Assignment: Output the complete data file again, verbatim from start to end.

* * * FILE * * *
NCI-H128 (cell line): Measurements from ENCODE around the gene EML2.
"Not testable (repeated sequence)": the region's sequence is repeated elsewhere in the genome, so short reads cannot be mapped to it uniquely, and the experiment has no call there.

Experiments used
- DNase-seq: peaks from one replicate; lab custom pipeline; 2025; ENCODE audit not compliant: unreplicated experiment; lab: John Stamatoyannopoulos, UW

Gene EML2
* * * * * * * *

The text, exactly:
NCI-H128 (cell line): Measurements from ENCODE around the gene EML2.
"Not testable (repeated sequence)": the region's sequence is repeated elsewhere in the genome, so short reads cannot be mapped to it uniquely, and the experiment has no call there.

Experiments used
- DNase-seq: peaks from one replicate; lab custom pipeline; 2025; ENCODE audit not compliant: unreplicated experiment; lab: John Stamatoyannopoulos, UW

Gene EML2